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Above: The Shredded collection, made from shredded copies of Elle Decor by Belgium-born artist, Jens Praet
If ever there was a misnomer, it would be Brutalism. The harshest aspect of this mid-20th century architectural movement is the manner with which people regard it today. Mistaking monumentality, tactile surfaces and visible craftsmanship for oppression, an amnesiac public has treated these buildings as forgivingly as a bulldozer would.
But for every Prentice Women’s Hospital awaiting demolition and Boston City Hall being voted ‘most hated building’, there is a Paul Rudolph Foundation or World Monuments Fund holding back the wrecking ball. And, as in the case of hip British real estate company Urban Splash’s transformation of the neglected Park Hill building in Sheffield into a colourful apartment complex, a few enlightened developers are even seeking opportunities to preserve and reimagine buildings from the era.
This changing of minds is happening more quickly in the world of interiors, where Brutalism is on the verge of a revival. Los Angeles-based Betsy Burnham is one convert. The cheerfully eclectic interior designer – who is best known for her six-year-old affordable design advisory service, Instant/Space – quickly admits, “I’ve obsessed over Brutalism for several years now”. She plans to honour that obsession by incorporating a vintage Laurel luminaire in each of her projects. Meanwhile, even brighter stars in the design firmament such as Jonathan Adler are directly peddling the crimped and welded metal sculptures of C Jeré.
“Brutalism in the decorative arts is usually connected to craft. Direct welding, sharpness and texture are wonderful subversions of the safer craft concerns,” says Richard Wright of the translation of Brutalism’s architectural principles into furnishings. Yet Wright, who is the founder of the Wright Auction House in Chicago, which specialises in modern and contemporary design, also acknowledges that the movement is nascent. Only brave investors are seeking out the collection pieces from the era, he says, and in the US, most members of this small group focus on the work of Paul Evans, the Pennsylvania-based designer and craftsman of collage-like and painterly metal furniture. Wright remarks that Evans’ creations “look like no one else’s and they have a power that can define a room, adding some gritty reality to otherwise posh interiors”.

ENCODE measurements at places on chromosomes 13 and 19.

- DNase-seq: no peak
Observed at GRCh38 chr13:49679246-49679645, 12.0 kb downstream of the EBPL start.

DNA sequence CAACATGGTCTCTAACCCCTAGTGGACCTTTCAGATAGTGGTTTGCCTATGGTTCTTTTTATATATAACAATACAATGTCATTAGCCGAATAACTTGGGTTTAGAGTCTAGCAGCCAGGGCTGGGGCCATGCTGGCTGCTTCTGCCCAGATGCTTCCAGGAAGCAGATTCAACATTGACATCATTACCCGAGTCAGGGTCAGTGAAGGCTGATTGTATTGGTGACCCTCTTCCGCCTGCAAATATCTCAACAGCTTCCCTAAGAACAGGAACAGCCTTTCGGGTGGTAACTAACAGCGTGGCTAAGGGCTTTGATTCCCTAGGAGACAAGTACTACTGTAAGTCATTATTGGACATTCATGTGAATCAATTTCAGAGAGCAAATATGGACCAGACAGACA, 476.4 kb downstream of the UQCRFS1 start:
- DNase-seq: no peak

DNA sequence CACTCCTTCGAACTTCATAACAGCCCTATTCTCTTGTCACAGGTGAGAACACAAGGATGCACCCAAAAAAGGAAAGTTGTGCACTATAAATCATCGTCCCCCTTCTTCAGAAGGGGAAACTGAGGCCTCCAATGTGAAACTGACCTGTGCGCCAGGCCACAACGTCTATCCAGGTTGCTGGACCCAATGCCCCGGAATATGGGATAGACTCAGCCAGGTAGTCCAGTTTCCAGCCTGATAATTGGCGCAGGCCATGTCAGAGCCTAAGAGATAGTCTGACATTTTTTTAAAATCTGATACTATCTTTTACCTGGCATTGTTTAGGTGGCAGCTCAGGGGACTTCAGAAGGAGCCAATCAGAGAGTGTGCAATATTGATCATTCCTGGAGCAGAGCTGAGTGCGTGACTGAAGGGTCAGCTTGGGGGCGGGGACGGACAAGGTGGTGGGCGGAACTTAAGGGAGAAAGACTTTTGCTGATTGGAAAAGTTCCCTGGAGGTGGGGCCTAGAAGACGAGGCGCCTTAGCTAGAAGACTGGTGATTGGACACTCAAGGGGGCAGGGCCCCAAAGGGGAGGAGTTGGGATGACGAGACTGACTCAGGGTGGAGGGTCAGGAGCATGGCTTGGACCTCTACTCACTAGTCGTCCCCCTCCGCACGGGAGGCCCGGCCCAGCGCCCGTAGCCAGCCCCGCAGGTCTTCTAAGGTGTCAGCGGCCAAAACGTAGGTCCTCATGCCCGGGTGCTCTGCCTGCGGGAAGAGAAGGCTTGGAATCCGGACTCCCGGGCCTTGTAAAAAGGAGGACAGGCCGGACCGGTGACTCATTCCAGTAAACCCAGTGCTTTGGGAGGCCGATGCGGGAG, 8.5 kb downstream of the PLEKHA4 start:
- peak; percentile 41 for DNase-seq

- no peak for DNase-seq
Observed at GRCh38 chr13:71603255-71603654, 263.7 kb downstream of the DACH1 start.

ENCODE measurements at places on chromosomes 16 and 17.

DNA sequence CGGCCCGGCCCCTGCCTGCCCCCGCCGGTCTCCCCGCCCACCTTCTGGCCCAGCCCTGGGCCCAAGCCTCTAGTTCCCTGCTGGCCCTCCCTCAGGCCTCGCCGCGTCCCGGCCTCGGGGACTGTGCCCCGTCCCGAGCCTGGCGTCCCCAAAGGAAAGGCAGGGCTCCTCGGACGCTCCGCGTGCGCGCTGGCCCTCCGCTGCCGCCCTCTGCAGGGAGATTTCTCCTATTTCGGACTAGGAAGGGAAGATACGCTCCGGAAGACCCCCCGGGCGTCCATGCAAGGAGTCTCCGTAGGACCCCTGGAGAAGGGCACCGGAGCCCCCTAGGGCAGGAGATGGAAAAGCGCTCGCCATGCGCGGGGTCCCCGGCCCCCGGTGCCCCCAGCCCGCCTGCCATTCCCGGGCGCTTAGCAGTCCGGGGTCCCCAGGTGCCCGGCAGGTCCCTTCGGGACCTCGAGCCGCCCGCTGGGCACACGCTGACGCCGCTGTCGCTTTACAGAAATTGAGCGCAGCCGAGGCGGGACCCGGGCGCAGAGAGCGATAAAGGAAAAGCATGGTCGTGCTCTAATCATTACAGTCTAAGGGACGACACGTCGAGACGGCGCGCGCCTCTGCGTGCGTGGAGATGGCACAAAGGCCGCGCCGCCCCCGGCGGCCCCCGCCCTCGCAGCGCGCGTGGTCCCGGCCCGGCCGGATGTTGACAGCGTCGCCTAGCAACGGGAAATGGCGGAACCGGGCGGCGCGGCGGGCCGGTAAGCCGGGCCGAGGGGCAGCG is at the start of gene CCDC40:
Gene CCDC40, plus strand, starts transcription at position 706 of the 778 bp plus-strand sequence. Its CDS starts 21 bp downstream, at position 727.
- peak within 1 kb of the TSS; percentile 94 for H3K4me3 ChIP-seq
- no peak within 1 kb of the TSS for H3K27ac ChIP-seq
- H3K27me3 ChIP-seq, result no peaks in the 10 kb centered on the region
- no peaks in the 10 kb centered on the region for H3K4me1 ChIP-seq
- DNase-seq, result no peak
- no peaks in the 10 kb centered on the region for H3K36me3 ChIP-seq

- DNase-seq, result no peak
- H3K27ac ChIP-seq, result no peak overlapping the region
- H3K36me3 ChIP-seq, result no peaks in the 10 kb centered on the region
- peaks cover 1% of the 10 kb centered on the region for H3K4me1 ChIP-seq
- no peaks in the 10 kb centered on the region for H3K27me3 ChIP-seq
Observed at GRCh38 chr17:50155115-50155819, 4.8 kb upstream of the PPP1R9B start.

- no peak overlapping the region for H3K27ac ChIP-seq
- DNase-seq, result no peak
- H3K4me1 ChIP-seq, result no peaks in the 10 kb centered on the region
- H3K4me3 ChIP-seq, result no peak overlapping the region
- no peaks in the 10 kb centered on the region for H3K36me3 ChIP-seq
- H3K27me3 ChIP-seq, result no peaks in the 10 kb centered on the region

Perhaps vintage Brutalism remains untapped in part because burgeoning interest is being directed towards new limited editions. Indeed, the fact that contemporary designers find inspiration in Brutalist precedents is a natural continuation of the high-concept craft movement that took off in the early 2000s. This trend was firmly on display at the Miami Beach edition of Design Miami that took place in December last year.
Neo-Brutalism occupied all corners of the Design Miami tent. Korea-based Gallery Seomi spotlighted the artist Lee Hun-Chung, who hand-forms and fires clay into furniture and objects, while Jens Praet achieved a similar muscularity by shredding back issues of Elle Decor magazine into furniture for Industry Gallery of Washington DC and Los Angeles.
Brutalism’s principles – specifically, of minimal material usage and honest fabrication – were most explicitly manifested by Tel Aviv designers Noam Dover and Michal Cederbaum, for Design Space. Rough seams run up and down the duo’s concrete vessels, making visible the journey from negative to positive form. Dover and Cederbaum also sandblasted vintage ceramics to portray glaze more as a process than an inevitability. At the booth of Brussels gallerist Pierre Marie Giraud, ceramics by Tony Marsh interpreted structural devices as ornament. And textural mixed-media jewellery by Willemijn De Greef shown by Caroline Van Hoek appeared to be directly descended from modernist sculptor Louise Nevelson’s wearable artworks, some of which were for sale nearby.
Although Brutalism may never be the next Hollywood Regency, the evidence from Design Miami suggests that many more professionals and consumers will be following in the footsteps of Burnham or Adler. This only bodes well for those depreciating assets that, with a little more sympathy, will be rediscovered as masterworks of Brutalist architecture.
The Single Curve bar stool by Nendo is a refined adaption of Japanese minimalism cleverly fusing the traditional style of the Gebruder Thonet Vienna GmbH.